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Daltrey on What the Who's Been Doing

"We take ourselves too seriously, that's the main problem. It got to the point where it wasn't fun anymore"

September 11, 1975

LONDON — "I don't think Tommy held the band back – it's just that nobody wanted to listen to what [else] we were doing. Who's Next holds up much better, but nobody wanted to take it seriously because it was just nine songs and no great thing about a bloody spastic."

The speaker is Who lead singer Roger Daltrey, the "bloody spastic" from the film version of the group's 1969 rock saga about the deaf, dumb and blind pinball wizard. He's in the canteen of Shepperton Studios in Middlesex, a London suburb, where he's taking a lunchtime break from the final day's shooting of Lisztomania, his second film for director Ken Russell. A few minutes ago, as space-suited composer Franz Liszt, he was in a silver space capsule, plummeting toward earth and an enormous inflatable lady dressed in red satin knickers and racy black lace. But now, after shedding his fancy outfit for well-worn denims, his mind is "miles and miles and miles" away from the morning's work, focused instead on the Who and their recent difficulties.

"The problems started before the Tommy film," he said. "It's us, we take ourselves too seriously, that's the main problem. It got to the point where it wasn't fun anymore."

So there was a year of group inactivity, during which time bassist John Entwistle recorded Mad Dog with Ox, drummer Keith Moon cut Two Sides of the Moon and Daltrey released Ride a Rock Horse, the most recent of their solo projects. But the Who are back together and trying again. They're putting the final touches on their next album; with Glyn Johns producing, it's scheduled for a late September or early October release. And they're looking ahead toward a tour of the States, perhaps in November.

"I'd love to see the Who back on the road as a good rock & roll band," Daltrey said between bites of roast chicken. "I won't try to hide the fact that we are having problems. On the surface, the group vehicle seems to have found its limitations."

That feeling came, in part, from a sound that the group locked itself into, Daltrey explained. "We got drowned in synthesizers in Quadrophenia [their 1973 autobiographical concept album]. That was my main argument; you'll never get the Who to play like machines. We're not robots." At times during their 1973 tour, tapes of synthesizers and horns were used and the Who would often find themselves performing out of sync with the tapes.

"It's down to us. If you want to add musicians, then it's not the Who. We've outlasted everyone because kids want to see the Who, these four people. You can't just turn it on and off. Our audience wouldn't put up with it if the Who went onstage like Pink Floyd with an incredible light show and stood there like four dead people that sounded great. But Pete [Townshend] seems to want to get better immediately when nothing has changed, so what do you do?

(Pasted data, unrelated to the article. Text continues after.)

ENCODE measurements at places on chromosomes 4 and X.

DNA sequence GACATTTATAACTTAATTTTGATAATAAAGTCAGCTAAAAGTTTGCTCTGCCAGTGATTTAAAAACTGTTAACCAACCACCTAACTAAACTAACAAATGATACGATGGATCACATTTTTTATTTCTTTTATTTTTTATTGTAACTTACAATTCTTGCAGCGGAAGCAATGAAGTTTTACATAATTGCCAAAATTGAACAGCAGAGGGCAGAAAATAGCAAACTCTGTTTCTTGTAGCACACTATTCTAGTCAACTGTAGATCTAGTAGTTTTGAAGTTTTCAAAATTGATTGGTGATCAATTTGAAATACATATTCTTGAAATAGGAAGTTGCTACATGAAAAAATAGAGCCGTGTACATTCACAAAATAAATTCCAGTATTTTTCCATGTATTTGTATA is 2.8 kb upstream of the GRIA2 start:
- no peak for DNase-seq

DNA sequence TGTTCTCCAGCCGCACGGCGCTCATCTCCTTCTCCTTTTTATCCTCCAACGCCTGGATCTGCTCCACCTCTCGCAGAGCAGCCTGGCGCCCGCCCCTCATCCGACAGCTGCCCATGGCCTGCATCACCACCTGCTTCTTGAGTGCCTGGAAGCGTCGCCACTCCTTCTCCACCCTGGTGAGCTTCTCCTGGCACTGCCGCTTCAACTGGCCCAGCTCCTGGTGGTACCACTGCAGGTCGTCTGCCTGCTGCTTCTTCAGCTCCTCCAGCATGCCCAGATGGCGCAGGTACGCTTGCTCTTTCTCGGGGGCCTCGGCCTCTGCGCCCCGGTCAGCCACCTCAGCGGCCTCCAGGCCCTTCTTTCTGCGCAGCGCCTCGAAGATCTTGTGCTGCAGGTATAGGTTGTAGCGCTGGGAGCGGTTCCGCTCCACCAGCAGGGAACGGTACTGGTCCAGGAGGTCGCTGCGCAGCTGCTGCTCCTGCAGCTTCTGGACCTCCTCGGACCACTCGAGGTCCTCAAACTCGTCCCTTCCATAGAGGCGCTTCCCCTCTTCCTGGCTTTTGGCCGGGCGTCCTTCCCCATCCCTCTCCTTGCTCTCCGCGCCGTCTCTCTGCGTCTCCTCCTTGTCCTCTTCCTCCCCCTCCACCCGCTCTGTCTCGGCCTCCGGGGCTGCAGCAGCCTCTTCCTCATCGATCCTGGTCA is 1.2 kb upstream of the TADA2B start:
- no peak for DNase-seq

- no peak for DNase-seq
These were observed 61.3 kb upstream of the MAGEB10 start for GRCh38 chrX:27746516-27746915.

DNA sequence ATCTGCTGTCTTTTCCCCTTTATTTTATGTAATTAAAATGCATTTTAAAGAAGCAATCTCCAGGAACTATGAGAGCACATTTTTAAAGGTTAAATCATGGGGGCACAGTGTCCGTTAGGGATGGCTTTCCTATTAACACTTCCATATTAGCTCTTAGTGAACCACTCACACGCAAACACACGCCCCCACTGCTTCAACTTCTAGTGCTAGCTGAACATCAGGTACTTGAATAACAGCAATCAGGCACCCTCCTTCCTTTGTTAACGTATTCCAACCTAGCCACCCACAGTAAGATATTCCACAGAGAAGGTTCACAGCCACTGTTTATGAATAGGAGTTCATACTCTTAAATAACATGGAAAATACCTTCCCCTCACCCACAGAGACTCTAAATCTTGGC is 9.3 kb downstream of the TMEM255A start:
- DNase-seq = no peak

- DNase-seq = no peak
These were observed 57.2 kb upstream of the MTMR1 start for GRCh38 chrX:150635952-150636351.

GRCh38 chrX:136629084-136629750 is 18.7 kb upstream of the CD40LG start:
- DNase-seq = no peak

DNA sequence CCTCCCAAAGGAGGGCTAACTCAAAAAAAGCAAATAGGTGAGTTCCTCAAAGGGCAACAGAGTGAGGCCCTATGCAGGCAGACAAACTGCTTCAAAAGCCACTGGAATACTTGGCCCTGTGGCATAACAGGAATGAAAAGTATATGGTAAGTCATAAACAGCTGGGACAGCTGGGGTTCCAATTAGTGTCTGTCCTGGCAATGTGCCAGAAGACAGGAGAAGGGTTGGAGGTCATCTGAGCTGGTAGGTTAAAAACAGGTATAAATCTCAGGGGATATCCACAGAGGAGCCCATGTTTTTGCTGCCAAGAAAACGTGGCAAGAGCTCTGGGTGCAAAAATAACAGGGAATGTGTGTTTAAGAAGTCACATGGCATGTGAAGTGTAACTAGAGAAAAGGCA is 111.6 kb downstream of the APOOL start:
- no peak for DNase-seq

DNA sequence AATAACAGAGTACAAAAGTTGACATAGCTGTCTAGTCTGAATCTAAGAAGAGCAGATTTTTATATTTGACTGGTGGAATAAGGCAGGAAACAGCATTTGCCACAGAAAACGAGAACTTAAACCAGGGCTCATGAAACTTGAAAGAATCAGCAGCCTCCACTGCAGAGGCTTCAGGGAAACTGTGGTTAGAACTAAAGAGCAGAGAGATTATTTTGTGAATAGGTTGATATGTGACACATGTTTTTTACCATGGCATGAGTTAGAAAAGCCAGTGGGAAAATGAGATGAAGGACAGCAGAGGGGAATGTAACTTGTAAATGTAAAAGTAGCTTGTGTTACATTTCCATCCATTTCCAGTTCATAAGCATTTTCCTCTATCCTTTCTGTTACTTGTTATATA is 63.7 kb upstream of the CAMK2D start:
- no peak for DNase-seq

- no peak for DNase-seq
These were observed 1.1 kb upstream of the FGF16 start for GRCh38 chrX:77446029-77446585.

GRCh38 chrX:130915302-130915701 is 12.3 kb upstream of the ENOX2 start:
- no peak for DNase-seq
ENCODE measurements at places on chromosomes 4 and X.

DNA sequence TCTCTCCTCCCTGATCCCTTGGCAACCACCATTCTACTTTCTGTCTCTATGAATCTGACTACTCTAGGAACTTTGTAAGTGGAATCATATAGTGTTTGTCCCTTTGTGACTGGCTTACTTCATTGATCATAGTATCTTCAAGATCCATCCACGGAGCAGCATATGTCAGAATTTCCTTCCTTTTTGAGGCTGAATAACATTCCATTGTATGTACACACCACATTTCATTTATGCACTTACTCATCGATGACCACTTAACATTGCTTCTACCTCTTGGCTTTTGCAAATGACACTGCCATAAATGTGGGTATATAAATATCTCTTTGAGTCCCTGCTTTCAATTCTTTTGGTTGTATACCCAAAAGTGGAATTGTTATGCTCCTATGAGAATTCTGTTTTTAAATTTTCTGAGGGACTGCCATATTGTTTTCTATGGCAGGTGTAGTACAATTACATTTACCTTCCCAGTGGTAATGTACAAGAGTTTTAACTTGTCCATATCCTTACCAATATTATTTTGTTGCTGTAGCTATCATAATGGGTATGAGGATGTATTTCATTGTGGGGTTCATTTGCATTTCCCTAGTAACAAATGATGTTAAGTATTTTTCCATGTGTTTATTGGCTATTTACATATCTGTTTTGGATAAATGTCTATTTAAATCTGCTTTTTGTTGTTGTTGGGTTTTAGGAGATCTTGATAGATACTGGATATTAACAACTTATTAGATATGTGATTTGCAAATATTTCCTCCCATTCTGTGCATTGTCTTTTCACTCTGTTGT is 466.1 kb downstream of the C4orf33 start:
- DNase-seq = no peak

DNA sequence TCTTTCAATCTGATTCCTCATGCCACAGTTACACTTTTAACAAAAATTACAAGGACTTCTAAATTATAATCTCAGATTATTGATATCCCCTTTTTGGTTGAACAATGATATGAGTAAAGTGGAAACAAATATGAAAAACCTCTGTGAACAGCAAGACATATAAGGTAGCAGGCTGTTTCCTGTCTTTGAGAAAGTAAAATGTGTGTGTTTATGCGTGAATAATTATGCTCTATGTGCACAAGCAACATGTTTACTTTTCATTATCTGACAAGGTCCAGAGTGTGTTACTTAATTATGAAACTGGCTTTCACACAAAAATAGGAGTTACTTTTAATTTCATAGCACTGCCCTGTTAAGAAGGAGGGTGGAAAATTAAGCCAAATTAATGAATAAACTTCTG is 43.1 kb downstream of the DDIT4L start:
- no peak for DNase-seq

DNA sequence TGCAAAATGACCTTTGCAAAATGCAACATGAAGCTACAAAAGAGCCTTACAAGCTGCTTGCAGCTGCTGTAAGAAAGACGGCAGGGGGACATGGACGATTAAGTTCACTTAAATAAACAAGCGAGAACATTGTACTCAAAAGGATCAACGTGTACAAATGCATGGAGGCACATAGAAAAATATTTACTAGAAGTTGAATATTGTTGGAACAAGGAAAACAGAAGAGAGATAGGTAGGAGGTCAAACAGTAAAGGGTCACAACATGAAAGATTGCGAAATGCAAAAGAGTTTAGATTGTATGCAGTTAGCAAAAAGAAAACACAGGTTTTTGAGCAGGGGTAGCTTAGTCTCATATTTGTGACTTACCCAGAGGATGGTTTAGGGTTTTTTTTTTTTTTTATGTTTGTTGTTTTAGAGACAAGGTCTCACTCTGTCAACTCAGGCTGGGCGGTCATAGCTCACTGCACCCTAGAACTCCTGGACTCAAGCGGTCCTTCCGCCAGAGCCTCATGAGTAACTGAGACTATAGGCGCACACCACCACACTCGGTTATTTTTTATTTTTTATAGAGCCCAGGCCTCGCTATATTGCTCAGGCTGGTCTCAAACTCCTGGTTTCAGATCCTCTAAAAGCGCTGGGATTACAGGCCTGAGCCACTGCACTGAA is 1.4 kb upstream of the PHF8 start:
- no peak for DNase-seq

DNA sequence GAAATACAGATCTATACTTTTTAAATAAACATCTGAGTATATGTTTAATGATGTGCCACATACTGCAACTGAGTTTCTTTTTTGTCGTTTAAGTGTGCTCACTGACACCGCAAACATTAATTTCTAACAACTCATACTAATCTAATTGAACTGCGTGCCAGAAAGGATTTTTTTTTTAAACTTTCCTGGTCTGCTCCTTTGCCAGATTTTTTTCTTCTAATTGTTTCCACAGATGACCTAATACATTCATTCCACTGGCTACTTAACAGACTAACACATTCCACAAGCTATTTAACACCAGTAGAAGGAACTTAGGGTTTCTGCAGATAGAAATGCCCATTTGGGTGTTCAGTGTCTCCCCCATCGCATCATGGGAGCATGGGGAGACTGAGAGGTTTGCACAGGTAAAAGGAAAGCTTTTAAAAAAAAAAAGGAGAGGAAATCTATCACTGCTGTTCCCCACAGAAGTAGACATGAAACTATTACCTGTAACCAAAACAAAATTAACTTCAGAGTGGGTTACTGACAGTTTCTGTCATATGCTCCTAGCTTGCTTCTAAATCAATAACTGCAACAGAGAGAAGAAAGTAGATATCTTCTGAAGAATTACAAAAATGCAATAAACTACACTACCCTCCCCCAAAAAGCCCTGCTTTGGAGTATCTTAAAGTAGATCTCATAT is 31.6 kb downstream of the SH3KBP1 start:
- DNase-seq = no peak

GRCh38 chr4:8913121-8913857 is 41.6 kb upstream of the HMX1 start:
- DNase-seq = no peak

100 Greatest Artists of All Time: the Who

"Rock & roll got caught up in technology. It took an enormous leap between 1964 and 1974, and suddenly it's got nowhere to go. Rock isn't going to change and you can't let it die. That's why being flexible is so important. At the moment the Who isn't very flexible."

A return to the basics seems to be the answer now. The new album features less reliance on synthesizers, nor is it a concept album. Townshend, the least visible member in recent months, spent most of the spring composing the songs – they're in the rowdier vein of Who's Next, a 1971 release that Daltrey apparently favors over the group's concept albums.

Daltrey seems to have prepared himself for the Who's return to their guitar-smashing roots; his Ride a Rock Horse features the raunchiness of the early Who. "This album is more the way I sing," he said. "When I did the first album [Daltrey], everyone said, 'Oh, Daltrey's gone soft.' But that was just one side of me that got overshadowed in the Who. This one has more balls on it.

"What I tried to do is get all my influences on the album – me old soul days, the whole flower power period, influences like Otis Redding, the Beach Boys and Stevie Wonder. Of course," he smiled, "the Who stinks all the way through it.

"As usual, I didn't write any of the songs. But if I can't write, at least I can expose other artists [Russ Ballard, Paul Korda and Philip Goodhand-Tait contributed songs to Rock Horse, while Daltrey featured tunes cowritten by then unknown Leo Sayer]. I could have produced the album myself but it wouldn't have been as good as what Russ did. You've got to get that something else."

As he put on his silver costume and returned to the space capsule for the afternoon's shooting, Daltrey repeated that the Who would also have to continue looking for that "something else" to "get that energy back." But he remained optimistic: "Once we get down to it, we'll find new boundaries."

This story is from the September 11th, 1975 issue of Rolling Stone.

To read the new issue of Rolling Stone online, plus the entire RS archive: Click Here

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